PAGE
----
The border is brutal
Published 15th December 2017
We recently spoke with Biljana Stankovic, Doctors of the World General Coordinator in Bulgaria, where our teams provide medical care to people in refugee camps and advocate for the rights of refugee children, who are often exposed to dangerous situation or find themselves without families or relatives after their traumatic journey in search for safety.
Biljana expressed his views on the current crisis:
“Smuggling will not stop. This is a long standing route in to Europe. Current numbers are always skewed lower than the reality.
“Afghanistan is rated as a ‘safe’ country by Bulgaria. But people will continue coming, they can’t go back. Their lives or their family’s lives have been threatened – they need to keep going. Despite being beaten and turned away, they will keep returning until they find a way as they have no other choice.
“The Hungarian border is brutal. One of own translators was beaten there. Skulls are broken. People are sent back from borders without food and drink to walk for two or three days through the forest back to Bulgaria.
“We’ve been shown footage of the police putting on balaclavas and beating refugees”.
We also spoke with one of the doctors working in the camps and reception areas. He explained about some of the conditions he sees.
“I see lots of bites and rashes from insects. We also see lice from people who have been in reception centres. People come in ‘having come into contact with physical objects’ – I couldn’t say if they have been beaten with batons. I often see new people with dog bites from border police.
“When people first arrive coming in with injuries related to long journeys – joint swellings, bleeding feet.
“I saw four people today. The difference between a consultation in the camp and the one in a hospital is time. In the camp people need time to talk, to tell you what is really wrong with them.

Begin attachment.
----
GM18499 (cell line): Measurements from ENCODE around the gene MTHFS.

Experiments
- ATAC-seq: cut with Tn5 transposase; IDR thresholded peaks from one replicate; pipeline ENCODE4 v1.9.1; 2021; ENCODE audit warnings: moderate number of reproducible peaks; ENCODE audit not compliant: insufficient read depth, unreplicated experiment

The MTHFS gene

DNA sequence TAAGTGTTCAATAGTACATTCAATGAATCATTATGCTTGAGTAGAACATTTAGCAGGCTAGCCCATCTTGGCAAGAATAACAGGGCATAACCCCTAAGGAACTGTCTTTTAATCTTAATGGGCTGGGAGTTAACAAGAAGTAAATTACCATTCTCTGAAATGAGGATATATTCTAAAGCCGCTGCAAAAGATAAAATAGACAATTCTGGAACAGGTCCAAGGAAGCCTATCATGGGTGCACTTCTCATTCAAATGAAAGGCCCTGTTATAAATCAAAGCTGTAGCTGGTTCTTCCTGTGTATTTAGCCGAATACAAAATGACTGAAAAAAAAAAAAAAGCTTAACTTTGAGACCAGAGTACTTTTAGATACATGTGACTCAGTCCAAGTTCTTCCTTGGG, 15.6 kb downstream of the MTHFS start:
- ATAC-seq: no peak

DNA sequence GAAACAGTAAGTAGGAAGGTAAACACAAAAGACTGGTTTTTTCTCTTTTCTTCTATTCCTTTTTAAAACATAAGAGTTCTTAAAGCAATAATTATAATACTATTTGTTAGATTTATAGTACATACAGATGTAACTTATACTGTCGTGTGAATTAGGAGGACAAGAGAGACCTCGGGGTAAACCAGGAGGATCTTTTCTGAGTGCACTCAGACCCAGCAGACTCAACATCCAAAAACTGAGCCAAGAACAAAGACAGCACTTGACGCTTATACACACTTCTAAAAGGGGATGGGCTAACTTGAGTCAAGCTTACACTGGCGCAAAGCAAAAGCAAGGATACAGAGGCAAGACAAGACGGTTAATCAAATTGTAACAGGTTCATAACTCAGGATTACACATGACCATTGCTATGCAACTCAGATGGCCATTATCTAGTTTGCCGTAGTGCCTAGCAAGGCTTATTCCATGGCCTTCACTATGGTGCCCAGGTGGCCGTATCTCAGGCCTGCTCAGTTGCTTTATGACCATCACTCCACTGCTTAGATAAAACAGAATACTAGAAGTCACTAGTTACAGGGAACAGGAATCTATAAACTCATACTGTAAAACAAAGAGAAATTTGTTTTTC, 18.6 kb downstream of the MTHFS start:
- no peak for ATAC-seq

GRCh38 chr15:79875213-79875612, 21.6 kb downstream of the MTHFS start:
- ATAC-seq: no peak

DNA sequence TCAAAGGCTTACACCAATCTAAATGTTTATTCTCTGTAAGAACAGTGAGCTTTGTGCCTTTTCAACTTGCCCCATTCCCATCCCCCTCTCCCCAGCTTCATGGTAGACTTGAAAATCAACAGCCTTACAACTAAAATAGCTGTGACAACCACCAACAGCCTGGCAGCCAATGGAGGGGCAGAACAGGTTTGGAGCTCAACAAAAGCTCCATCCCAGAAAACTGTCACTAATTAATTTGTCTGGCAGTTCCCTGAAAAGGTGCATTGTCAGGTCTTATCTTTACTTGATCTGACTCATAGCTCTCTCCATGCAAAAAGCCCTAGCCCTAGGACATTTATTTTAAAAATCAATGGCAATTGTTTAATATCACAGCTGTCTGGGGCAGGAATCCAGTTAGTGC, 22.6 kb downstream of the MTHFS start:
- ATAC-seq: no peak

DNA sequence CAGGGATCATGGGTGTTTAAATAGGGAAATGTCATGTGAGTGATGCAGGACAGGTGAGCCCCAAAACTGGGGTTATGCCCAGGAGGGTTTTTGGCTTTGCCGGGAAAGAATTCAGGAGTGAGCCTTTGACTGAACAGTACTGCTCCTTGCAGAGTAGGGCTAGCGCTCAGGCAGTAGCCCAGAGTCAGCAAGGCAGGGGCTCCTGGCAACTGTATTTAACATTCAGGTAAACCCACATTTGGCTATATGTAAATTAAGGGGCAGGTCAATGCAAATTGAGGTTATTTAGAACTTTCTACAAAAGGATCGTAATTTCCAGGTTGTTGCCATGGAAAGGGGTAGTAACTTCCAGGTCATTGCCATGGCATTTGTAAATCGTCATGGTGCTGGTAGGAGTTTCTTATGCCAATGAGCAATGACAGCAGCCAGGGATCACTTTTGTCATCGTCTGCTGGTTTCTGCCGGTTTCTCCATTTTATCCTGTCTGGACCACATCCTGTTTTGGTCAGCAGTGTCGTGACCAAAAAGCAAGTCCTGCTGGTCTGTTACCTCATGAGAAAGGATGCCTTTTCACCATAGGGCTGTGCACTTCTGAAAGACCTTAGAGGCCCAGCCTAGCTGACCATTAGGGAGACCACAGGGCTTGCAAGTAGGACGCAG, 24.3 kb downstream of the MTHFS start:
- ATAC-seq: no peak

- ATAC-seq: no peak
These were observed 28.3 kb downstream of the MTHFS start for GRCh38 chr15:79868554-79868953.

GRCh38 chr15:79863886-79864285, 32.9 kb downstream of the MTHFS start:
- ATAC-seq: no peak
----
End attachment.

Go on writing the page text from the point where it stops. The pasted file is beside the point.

“Doctors have certain status in middle eastern countries so in many refugees’ eyes a doctor has status. If you are willing to just listen to their problems it makes them feel that someone important is listening to them. It gives them a voice.
“The hardest part of my job is doing it through a translator. I need to explain in a way that it makes it easy for the translator to then explain. Medical intervention is only about 30% of my role. The rest is listening and giving time to people.”
While visiting our teams in Bulgaria we also met some of the children who live in the camp.
You can watch in the video below the story of Abbas, aged 12, who lives in Harmanly Refugee Camp, in the outskirts of Sofia. Doctors of the World help children like Abbas, whilst advocating for their right to safe and separate accommodation, and helping reunite them with their relatives in Europe.
It is only thanks to your support that our volunteers can continue to listen and help, and our patients can find a safe place to share and heal from their traumatic experiences. Please do consider giving generously to our winter appeal in support of families and children in refugee camps across Europe and the Middle East.